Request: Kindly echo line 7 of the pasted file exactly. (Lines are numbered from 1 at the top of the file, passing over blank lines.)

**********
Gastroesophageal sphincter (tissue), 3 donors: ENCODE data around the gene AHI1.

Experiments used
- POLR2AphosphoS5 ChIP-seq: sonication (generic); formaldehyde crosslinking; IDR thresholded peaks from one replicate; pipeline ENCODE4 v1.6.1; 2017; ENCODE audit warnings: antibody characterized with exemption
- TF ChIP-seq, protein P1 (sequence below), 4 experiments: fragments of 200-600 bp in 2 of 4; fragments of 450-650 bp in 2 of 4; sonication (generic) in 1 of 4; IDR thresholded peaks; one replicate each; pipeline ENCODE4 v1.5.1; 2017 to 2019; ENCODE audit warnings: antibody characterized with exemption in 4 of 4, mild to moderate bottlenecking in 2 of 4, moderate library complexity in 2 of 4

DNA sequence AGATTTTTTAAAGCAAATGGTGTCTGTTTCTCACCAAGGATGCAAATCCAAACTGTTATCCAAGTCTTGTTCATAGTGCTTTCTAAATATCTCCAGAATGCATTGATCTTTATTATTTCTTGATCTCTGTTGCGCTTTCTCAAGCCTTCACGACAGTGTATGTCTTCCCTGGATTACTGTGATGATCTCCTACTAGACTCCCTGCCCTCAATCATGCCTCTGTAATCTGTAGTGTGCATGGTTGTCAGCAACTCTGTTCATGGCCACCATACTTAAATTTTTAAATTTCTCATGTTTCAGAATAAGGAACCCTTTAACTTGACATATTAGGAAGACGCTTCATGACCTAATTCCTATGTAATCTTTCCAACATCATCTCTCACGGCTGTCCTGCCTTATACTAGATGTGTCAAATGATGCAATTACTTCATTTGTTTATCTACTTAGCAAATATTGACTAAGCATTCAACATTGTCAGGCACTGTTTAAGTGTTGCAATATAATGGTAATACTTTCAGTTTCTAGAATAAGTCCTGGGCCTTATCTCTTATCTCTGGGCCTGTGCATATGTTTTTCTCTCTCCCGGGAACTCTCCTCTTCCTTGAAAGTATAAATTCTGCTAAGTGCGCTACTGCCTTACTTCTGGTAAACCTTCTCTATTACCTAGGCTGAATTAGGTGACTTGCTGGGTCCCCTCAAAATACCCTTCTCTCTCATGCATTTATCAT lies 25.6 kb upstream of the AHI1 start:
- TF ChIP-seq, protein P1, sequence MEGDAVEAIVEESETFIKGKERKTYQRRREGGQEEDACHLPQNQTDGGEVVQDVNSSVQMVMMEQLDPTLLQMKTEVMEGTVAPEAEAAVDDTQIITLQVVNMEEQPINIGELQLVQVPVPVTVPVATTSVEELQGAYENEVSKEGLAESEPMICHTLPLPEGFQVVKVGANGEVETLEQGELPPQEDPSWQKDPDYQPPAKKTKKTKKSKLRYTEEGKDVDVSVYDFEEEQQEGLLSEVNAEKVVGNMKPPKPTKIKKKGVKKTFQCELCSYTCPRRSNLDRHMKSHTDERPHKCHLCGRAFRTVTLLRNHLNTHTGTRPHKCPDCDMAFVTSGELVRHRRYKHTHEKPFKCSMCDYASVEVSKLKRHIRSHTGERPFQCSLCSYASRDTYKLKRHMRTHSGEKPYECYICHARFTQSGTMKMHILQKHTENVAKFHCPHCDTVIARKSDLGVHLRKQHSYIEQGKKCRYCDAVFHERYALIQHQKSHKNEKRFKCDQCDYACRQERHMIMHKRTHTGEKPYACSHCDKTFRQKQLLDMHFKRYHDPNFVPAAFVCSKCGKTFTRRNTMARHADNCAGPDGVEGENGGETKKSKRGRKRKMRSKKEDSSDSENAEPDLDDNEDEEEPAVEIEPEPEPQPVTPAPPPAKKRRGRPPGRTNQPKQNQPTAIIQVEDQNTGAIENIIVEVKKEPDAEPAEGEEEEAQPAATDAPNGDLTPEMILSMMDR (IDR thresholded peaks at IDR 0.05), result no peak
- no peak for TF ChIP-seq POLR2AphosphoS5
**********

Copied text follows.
- no peak for TF ChIP-seq POLR2AphosphoS5